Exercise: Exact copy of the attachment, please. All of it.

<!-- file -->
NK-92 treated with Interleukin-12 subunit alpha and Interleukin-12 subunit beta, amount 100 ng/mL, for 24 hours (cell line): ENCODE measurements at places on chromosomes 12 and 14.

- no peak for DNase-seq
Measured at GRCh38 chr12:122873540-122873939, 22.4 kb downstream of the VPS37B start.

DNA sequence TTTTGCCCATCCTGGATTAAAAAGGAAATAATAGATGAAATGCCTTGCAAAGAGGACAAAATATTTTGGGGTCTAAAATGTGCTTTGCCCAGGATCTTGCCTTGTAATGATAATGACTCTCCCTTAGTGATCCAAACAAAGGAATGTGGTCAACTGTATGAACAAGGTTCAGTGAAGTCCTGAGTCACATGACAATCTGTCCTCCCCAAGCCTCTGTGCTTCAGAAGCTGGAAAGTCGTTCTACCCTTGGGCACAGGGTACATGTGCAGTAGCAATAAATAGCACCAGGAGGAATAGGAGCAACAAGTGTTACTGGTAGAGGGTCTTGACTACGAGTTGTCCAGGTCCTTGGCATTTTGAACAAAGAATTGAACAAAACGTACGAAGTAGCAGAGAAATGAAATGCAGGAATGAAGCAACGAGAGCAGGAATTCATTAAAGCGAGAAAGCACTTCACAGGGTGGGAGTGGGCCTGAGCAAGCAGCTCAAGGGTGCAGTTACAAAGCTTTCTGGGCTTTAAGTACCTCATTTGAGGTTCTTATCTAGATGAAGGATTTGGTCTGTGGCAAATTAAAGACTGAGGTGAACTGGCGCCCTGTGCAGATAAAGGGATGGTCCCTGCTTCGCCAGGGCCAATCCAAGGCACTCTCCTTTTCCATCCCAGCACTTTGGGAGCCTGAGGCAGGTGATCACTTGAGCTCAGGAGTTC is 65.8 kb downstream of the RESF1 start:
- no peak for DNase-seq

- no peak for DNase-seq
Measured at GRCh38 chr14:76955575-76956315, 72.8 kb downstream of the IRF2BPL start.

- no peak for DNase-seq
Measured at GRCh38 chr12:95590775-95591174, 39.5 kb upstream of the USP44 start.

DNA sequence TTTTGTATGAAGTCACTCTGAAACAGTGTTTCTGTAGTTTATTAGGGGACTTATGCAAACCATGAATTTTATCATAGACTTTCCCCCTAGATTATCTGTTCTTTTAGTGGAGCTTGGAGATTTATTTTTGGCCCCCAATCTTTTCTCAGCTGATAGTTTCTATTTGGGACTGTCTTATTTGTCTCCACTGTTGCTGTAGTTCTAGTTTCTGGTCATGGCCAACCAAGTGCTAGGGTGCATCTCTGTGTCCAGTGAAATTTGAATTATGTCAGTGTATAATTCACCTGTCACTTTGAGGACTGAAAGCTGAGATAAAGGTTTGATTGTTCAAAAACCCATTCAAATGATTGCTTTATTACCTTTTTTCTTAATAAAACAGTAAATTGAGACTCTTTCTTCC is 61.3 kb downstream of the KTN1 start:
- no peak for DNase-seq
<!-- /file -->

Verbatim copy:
NK-92 treated with Interleukin-12 subunit alpha and Interleukin-12 subunit beta, amount 100 ng/mL, for 24 hours (cell line): ENCODE measurements at places on chromosomes 12 and 14.

- no peak for DNase-seq
Measured at GRCh38 chr12:122873540-122873939, 22.4 kb downstream of the VPS37B start.

DNA sequence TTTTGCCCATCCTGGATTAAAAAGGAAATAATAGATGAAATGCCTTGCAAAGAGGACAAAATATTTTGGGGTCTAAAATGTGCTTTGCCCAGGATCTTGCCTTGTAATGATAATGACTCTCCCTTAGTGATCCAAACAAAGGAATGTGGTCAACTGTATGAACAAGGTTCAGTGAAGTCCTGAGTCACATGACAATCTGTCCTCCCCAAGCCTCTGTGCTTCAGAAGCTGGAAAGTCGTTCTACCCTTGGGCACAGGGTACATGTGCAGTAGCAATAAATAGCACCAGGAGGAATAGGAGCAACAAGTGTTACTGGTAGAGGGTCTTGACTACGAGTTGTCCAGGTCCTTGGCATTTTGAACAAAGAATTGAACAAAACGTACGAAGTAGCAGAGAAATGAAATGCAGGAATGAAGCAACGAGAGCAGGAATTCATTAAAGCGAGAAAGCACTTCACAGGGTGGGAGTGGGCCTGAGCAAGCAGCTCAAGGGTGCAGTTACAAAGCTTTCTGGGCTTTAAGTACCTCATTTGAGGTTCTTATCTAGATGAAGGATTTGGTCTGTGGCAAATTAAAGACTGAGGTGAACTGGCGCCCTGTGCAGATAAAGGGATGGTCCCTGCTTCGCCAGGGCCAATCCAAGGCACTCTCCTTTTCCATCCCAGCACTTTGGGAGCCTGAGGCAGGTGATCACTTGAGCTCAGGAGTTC is 65.8 kb downstream of the RESF1 start:
- no peak for DNase-seq

- no peak for DNase-seq
Measured at GRCh38 chr14:76955575-76956315, 72.8 kb downstream of the IRF2BPL start.

- no peak for DNase-seq
Measured at GRCh38 chr12:95590775-95591174, 39.5 kb upstream of the USP44 start.

DNA sequence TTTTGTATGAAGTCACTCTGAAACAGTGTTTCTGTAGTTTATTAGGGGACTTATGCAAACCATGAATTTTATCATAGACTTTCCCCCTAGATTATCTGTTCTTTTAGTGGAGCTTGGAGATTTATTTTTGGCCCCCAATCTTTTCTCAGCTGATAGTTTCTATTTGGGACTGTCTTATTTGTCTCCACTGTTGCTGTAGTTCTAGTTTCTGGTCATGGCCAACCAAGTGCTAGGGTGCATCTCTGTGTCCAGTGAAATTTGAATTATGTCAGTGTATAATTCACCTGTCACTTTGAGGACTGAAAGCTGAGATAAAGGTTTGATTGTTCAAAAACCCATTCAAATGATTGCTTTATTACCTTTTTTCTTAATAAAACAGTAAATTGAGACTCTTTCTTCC is 61.3 kb downstream of the KTN1 start:
- no peak for DNase-seq